Before, we would have to con­vince the work­ers to hang in there while we set­tled these issues,” Raf­fan­ti said, but now we can get ready for con­tract nego­ti­a­tions, which is more exciting.”

In Uti­ca, New York, 700 dietary aides, house­keep­ers, cer­ti­fied nurs­ing assis­tants, sec­re­taries, and oth­er non-pro­fes­sion­al staff at Fax­ton St. Luke’s Health­care vot­ed to union­ize on May 28 with the Com­mu­ni­ca­tions Work­ers (CWA).

Some of the same work­ers had been involved in pre­vi­ous orga­niz­ing efforts there — includ­ing an elec­tion they lost, after the employ­er dragged out the process for months by appeal­ing the unit.

Some orga­niz­ing com­mit­tee mem­bers had felt so beat­en down by that first cam­paign and how long it took,” said Anne Luck, orga­niz­ing coor­di­na­tor for CWA Dis­trict 1, but it helped know­ing that there was a dif­fer­ent process here…

We had one com­mit­tee mem­ber who, when she heard about the time­line, got teary — because it was final­ly going to hap­pen, after decades of try­ing to form the union.”

New Info

Anoth­er impor­tant change: a pend­ing unfair labor prac­tice charge will no longer auto­mat­i­cal­ly pre­vent a vote. When a union files the ULP, it must spec­i­fy that it wants the elec­tion blocked.

Employ­ers now have to pro­vide the list of vot­ers, known as the Excel­sior list, with­in two days after the board issues the notice of elec­tion. Besides the tra­di­tion­al names and address­es, the list will now also include per­son­al email address­es, and cell and home phone num­bers, if the employ­er has them.

Orga­niz­ers inter­viewed for this arti­cle said they received rel­a­tive­ly few emails, and many were out­dat­ed — but the phone num­bers were useful.

The board first passed sim­i­lar rule changes in 2011, only to see them over­turned when the D.C. Cir­cuit Court of Appeals found that the board (then only three mem­bers) lacked a quorum.

Boss­es Bite Back

Employ­ers are furi­ous, of course. They say the new rule pro­motes ambush” elections.

A coali­tion includ­ing the Cham­ber of Com­merce, Nation­al Asso­ci­a­tion of Man­u­fac­tur­ers, and Nation­al Retail Fed­er­a­tion has filed a law­suit in the D.C. Cir­cuit, call­ing the rule an over­reach of board author­i­ty and con­tend­ing that it vio­lates boss­es’ rights to free speech.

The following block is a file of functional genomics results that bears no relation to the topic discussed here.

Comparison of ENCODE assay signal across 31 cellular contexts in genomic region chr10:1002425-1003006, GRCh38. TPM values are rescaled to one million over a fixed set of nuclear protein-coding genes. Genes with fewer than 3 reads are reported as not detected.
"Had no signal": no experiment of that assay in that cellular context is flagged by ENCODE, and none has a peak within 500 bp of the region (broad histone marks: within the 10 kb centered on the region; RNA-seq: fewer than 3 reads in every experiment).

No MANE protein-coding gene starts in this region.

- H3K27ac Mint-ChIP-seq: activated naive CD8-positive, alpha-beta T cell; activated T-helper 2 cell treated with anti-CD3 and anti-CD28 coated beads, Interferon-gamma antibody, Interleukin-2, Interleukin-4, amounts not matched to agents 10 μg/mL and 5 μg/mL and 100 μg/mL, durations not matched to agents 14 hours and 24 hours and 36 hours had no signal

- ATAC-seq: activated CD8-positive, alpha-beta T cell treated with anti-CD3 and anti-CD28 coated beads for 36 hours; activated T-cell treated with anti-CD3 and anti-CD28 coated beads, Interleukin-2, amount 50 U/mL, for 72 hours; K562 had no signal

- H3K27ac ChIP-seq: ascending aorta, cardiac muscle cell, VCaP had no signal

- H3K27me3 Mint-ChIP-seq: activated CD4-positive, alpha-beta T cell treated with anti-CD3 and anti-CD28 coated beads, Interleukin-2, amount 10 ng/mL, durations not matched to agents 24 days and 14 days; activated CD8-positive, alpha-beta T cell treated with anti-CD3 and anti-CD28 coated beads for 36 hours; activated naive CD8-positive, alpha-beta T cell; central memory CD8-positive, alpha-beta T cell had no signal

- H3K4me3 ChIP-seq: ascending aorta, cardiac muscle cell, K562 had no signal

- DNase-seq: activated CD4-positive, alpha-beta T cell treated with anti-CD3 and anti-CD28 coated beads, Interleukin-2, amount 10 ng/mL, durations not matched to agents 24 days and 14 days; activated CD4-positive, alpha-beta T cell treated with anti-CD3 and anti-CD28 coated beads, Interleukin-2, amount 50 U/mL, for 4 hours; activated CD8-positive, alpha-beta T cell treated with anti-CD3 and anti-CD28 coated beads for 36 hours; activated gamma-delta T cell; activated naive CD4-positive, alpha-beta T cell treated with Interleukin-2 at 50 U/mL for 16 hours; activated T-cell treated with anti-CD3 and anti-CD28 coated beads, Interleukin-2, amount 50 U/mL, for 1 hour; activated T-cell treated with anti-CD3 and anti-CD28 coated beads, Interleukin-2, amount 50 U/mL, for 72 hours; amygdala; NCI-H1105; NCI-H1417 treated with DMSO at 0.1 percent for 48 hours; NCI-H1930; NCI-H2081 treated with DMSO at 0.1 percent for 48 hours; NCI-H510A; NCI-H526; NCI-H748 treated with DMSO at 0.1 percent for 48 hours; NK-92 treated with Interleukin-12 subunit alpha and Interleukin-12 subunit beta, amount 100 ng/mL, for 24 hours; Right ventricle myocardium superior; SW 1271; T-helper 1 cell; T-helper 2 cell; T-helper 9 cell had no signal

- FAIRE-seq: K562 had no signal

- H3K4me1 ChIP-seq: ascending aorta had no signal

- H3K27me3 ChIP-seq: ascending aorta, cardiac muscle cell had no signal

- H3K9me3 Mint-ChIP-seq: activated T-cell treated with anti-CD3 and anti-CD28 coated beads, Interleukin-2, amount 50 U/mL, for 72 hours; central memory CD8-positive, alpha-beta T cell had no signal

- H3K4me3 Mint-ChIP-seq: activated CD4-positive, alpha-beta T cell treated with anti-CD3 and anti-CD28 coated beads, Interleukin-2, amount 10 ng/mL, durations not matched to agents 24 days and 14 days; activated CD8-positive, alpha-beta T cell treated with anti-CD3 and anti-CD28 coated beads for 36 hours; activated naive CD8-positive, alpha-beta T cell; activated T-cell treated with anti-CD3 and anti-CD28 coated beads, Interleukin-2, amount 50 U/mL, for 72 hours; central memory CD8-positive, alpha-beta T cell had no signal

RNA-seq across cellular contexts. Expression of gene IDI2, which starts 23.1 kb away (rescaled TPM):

The rule has already sur­vived a sim­i­lar suit — dis­missed by a Texas fed­er­al judge on June 1 — and an effort by Con­gres­sion­al Repub­li­cans to over­turn it. The Texas rul­ing is being appealed.

Mean­while, orga­niz­ers expect employ­ers will start adjust­ing their tac­tics to the new procedures.

Man­age­ment con­sul­tants have been lick­ing their lips, because they can go out and say, Aha! You need us!’” said Bron­fen­bren­ner. They’re going to be telling them to do more meet­ings, to be more aggressive.”

She empha­sized that the rule doesn’t touch the absurd­ly weak penal­ties for unfair labor prac­tices. In pre­vi­ous research, she and Colum­bia pro­fes­sor Dori­an War­ren found that near­ly a third of ULPs are com­mit­ted more than 30 days before a peti­tion is even filed. Short­en­ing the time to elec­tions does noth­ing to stop those violations.

Car­los Fer­nan­dez, anoth­er Chica­go char­ter school orga­niz­er, spec­u­lates that employ­ers might also take advan­tage of the right to file chal­lenges with­in 14 days after the election.

Rather than beat you on the front end,” he says, they can try to beat you on the back end.”

The rule’s future depends on the com­po­si­tion of the board and who’s in the White House. A more pro-employ­er board could over­turn it.

For the time being, though, the elec­tion process is very smooth, very quick, and very effi­cient,” says George Waksmun­s­ki, a field orga­niz­er with the Unit­ed Elec­tri­cal Workers.

Ren­zen­berg­er dri­vers in Mans­field, Ohio — who pro­vide short- and long-dis­tance trans­porta­tion for rail­road work­ers — vot­ed 7 – 1 on May 15 to join the UE.

This elec­tion was faster than I’ve ever seen,” Waksmun­s­ki said, about 30 days from the day we peti­tioned to the day we voted.”

Luck, of the CWA, is telling oth­er orga­niz­ers: when you file, make sure you’re prepared.

You real­ly don’t eat or sleep or do any­thing else for three weeks,” she said. You real­ly have to have all your ducks in a row. But it gives work­ers the best shot in the world to have a union.”

Dan DiMag­gio is an assis­tant edi­tor at Labor Notes